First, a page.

Bill Watterson: “No regrets” about ending ‘Calvin and Hobbes’
As the world says goodbye to one famous recluse (and starts the feast on his corpse), another pokes his head out of the shadows for a quick “Hi!” Bill Watterson, creator of Calvin and Hobbes, tells the Cleveland Plain Dealer he has “no regrets” about ending the beloved comic strip.
“By the end of 10 years, I’d said pretty much everything I’d come there to say,” says the genius cartoonist, who is often compared to J.D. Salinger.
Can it really be 15 years since Calvin and Hobbes went away? Watterson ended the strip in 1995 at the height of its popularity, syndicated in more then 2,400 newspapers. In a brief note, he cited changing interests, the burden of deadlines and shrinking panels.
As reporter John Campanelli notes in an accompanying story, the demands of fame played a role in Watterson’s decision. He quotes a 1987 interview in which Watterson said he was “shell shocked” by the sudden attention: “The celebrity aspect of the job has taken me aback and I really can’t stand it.”
In another related story, Sun Newspapers executive editor Linda Kinsey remembers Watterson’s earlier career as a brilliant political cartoonist. It includes samples of the work.
Readers devoted to the strip took the loss personally (not me!). For some, the mourning hasn’t ended.
“Still, people come up to me, and they grieve the loss of Calvin and Hobbes,” says Lucy Caswell, curator of the Billy Ireland Cartoon Library & Museum at Ohio State University, where all but about a hundred of Watterson’s more than 3,000 original strips are housed.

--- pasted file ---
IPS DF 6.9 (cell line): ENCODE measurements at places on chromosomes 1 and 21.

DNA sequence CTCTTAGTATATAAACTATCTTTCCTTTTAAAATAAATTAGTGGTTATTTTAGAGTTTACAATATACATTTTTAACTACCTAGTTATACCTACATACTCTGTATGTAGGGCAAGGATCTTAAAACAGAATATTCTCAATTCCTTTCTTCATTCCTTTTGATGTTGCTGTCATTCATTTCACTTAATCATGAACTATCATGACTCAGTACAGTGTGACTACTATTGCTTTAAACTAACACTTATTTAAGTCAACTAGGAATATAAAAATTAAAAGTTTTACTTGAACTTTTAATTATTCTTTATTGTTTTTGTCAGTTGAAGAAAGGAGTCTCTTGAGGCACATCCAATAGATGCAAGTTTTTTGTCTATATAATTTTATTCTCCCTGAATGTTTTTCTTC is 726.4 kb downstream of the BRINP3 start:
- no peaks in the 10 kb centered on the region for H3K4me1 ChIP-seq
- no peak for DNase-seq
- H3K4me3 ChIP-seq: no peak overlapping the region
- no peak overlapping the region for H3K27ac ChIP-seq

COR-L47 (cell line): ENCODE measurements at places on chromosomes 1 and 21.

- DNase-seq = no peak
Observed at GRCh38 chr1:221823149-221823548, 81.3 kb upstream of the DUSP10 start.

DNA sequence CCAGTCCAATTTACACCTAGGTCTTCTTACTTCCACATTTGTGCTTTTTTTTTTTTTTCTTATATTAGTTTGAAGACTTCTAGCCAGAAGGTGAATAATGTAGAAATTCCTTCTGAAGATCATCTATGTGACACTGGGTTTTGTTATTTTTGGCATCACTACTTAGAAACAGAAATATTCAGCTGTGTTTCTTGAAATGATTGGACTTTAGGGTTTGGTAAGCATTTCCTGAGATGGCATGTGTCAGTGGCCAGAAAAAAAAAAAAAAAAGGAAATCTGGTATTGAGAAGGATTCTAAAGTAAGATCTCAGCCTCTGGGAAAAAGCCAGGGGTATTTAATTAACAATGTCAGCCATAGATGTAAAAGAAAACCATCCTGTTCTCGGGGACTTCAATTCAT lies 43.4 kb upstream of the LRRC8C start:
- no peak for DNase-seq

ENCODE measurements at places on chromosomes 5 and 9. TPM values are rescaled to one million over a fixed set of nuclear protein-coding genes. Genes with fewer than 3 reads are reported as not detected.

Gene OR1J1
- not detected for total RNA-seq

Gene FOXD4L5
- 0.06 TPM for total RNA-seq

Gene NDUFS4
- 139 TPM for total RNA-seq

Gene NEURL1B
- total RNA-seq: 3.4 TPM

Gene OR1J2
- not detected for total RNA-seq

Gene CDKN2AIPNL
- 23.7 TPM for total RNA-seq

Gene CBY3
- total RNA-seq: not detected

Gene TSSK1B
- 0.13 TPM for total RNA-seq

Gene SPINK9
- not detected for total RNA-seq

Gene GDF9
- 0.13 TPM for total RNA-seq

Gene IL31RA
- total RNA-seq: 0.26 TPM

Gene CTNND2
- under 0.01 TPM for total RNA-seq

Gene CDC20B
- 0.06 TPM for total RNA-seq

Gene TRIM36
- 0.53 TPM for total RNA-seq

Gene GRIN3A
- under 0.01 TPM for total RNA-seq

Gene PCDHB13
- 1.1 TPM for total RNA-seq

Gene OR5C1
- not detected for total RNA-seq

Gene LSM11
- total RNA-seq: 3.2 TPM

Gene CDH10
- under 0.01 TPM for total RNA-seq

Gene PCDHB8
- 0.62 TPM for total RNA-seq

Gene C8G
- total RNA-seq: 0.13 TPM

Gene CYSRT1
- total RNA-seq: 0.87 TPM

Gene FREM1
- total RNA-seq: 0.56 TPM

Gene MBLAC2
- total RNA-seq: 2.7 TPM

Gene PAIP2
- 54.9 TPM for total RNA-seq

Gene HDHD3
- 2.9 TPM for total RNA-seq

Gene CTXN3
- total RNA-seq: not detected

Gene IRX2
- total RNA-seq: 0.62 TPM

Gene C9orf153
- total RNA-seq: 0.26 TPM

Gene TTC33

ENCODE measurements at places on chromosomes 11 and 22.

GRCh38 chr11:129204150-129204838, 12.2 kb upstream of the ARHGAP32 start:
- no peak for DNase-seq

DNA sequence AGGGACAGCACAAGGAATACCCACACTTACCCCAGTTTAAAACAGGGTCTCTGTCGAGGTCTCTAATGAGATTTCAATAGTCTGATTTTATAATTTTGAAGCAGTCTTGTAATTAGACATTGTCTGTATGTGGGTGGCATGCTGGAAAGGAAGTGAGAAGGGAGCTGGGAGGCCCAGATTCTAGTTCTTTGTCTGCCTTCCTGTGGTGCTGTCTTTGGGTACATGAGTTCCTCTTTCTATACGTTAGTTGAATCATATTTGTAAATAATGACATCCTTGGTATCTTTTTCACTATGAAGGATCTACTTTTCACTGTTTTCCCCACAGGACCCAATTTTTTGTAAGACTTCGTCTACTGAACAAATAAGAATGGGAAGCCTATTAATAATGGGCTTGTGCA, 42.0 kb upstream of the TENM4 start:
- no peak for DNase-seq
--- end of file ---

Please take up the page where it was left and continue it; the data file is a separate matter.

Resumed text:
Still living in the Cleveland area, Waterson agreed to an email exchange. Campanelli did not actually sit down with the artist for a traditional interview
Watterson’s wit comes through nonetheless. When Campanelli compares his fame to that of a rock star, Watterson replies, “Ah, the life of a newspaper cartoonist — how I miss the groupies, drugs and trashed hotel rooms!”
But Waterson says celebrity has faded, allowing him to go about his business — proud of the strip, grateful for its success, flattered that people still read it. “But I wrote Calvin and Hobbes in my 30s,” he says, “and I’m many miles from there.”
The USPS will issue a Calvin and Hobbes postage stamp later this year. Campanelli asks Watterson how soon he’ll send a letter with one
“Immediately,” Watterson replies. “I’m going to get in my horse and buggy and snail-mail a check for my newspaper subscription.”
If you’re like me, all this does is make you miss Calvin and Hobbes anew. Don’t you hate it when some sober adult puts things in perspective?
“It seems to me that any creative person has the right to decide if they are or they are not going to make their art,” Caswell says. “We on the outside can’t judge whether or not it was the right thing for him.”